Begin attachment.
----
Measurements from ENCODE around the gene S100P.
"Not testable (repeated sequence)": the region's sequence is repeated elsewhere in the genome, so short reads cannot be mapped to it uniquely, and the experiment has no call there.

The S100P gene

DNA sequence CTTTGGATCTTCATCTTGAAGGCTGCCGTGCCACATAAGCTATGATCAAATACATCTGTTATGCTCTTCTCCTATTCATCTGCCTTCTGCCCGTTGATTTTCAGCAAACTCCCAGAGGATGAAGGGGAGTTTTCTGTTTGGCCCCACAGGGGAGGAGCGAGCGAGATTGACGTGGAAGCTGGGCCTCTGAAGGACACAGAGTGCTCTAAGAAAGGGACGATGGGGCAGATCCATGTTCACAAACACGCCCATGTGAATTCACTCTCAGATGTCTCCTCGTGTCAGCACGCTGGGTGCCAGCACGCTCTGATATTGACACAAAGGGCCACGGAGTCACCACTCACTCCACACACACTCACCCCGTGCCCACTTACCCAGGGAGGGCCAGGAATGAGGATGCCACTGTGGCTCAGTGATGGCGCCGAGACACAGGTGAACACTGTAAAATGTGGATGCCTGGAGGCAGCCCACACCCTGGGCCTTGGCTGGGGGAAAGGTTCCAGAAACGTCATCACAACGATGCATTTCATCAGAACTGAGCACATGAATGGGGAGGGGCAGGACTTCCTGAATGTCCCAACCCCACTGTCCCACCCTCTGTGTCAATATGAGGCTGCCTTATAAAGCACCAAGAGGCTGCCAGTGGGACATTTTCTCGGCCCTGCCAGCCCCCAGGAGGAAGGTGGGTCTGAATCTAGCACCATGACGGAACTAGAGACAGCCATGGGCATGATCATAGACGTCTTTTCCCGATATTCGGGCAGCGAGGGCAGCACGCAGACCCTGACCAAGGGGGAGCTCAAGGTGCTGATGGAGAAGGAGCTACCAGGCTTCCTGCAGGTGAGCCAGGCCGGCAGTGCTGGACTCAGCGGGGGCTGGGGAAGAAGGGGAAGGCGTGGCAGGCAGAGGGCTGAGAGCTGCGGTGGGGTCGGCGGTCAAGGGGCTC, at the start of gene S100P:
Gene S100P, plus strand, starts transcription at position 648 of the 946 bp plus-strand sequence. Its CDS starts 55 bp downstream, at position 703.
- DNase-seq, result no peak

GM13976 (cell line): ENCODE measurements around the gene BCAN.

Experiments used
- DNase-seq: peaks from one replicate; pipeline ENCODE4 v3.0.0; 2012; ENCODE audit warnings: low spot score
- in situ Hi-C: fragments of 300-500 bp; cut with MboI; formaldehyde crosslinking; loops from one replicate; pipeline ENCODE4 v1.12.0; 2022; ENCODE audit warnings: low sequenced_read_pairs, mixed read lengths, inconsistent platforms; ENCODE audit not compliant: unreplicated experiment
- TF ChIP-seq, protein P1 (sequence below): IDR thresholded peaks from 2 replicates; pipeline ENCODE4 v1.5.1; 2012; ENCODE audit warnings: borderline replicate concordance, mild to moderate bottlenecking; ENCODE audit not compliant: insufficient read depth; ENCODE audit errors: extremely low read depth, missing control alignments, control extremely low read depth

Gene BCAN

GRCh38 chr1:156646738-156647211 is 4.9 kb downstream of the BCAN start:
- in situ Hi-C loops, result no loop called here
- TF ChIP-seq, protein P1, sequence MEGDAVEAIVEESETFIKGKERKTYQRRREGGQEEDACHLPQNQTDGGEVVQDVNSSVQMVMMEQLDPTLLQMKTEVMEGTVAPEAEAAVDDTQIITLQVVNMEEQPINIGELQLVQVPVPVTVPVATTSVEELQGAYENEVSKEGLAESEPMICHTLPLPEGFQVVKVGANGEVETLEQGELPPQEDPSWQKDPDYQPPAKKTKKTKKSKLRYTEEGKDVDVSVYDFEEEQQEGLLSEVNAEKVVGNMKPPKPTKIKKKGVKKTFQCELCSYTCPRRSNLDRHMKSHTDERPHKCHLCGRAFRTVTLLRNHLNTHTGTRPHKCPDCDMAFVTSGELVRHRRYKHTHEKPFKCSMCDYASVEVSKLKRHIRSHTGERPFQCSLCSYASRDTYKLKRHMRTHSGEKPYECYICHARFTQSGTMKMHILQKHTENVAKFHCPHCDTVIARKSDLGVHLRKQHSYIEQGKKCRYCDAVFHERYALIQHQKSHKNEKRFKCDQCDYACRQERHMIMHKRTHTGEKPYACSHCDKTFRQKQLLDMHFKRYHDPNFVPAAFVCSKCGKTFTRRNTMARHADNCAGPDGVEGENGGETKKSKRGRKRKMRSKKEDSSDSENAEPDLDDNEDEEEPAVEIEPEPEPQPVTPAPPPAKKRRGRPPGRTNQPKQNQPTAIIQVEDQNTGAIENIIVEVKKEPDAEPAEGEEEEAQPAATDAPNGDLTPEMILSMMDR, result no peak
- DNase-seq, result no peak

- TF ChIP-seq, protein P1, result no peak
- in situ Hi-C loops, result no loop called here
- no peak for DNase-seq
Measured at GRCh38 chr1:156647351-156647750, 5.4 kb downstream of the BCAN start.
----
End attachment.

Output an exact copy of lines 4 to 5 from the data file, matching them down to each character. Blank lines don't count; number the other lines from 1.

DNA sequence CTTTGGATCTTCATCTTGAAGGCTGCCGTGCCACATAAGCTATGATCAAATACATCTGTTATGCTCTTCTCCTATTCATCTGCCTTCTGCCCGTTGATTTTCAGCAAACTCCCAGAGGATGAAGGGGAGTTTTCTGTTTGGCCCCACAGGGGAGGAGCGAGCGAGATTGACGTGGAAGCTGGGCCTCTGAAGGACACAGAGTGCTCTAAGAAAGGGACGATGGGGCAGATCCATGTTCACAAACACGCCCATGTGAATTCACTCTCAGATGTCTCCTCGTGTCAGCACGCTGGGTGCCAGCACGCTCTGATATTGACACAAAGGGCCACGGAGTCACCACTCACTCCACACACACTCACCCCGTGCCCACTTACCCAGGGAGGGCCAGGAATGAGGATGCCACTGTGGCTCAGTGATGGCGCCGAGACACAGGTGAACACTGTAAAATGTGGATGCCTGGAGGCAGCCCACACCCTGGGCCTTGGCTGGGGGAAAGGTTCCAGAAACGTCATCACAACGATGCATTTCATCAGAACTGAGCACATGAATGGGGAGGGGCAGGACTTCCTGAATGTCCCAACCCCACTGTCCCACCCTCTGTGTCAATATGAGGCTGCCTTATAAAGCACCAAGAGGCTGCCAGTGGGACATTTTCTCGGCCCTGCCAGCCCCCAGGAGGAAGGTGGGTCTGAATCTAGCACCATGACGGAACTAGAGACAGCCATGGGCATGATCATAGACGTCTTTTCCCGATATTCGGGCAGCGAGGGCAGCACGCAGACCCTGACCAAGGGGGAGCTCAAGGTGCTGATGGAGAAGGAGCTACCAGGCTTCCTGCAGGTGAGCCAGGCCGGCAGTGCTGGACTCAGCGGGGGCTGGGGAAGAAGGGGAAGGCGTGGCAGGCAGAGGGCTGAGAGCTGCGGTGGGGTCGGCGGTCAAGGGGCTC, at the start of gene S100P:
Gene S100P, plus strand, starts transcription at position 648 of the 946 bp plus-strand sequence. Its CDS starts 55 bp downstream, at position 703.